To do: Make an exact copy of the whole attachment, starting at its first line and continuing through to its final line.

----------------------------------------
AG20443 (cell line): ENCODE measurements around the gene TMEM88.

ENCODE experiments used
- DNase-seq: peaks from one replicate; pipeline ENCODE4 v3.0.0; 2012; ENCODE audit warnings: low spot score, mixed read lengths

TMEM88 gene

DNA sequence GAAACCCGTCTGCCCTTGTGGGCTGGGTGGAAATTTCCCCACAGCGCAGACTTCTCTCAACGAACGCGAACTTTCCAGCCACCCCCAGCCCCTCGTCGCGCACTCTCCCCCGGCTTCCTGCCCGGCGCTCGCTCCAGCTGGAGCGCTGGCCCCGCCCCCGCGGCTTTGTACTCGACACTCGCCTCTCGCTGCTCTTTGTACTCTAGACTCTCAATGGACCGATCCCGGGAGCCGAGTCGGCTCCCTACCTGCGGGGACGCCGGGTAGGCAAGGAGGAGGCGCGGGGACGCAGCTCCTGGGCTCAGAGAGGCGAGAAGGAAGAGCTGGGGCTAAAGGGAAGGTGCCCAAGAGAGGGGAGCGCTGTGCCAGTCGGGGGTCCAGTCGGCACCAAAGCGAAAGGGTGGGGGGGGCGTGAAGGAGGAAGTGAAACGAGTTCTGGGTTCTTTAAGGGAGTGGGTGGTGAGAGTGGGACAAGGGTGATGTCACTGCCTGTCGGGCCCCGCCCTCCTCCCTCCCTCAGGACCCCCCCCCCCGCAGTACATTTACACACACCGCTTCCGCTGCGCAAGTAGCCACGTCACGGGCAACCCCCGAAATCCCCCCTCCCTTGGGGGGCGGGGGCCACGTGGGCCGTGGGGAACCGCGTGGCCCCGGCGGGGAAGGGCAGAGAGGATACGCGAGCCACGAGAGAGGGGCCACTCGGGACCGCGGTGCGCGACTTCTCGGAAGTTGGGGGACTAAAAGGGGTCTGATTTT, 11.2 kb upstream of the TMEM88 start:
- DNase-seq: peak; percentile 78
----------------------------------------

AG20443 (cell line): ENCODE measurements around the gene TMEM88.

ENCODE experiments used
- DNase-seq: peaks from one replicate; pipeline ENCODE4 v3.0.0; 2012; ENCODE audit warnings: low spot score, mixed read lengths

TMEM88 gene

DNA sequence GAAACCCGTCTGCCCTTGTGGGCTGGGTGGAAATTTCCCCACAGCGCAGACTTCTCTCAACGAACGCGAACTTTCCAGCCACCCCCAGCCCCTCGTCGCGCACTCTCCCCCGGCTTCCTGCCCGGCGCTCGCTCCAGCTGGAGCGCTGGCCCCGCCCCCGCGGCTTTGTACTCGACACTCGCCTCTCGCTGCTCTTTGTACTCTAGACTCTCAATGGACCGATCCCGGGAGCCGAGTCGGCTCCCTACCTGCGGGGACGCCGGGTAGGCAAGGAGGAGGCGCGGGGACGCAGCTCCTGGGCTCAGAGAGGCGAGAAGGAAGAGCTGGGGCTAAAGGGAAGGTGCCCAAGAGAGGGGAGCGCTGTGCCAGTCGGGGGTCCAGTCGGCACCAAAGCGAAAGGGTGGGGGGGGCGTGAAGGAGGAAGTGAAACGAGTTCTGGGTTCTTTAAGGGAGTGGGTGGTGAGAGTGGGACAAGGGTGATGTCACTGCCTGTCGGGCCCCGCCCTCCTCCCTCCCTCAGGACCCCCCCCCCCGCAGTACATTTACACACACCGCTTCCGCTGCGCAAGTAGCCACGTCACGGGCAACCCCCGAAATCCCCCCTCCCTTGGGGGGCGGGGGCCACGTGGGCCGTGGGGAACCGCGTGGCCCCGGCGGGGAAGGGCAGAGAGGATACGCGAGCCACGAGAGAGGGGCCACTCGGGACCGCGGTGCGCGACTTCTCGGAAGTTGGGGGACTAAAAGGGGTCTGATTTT, 11.2 kb upstream of the TMEM88 start:
- DNase-seq: peak; percentile 78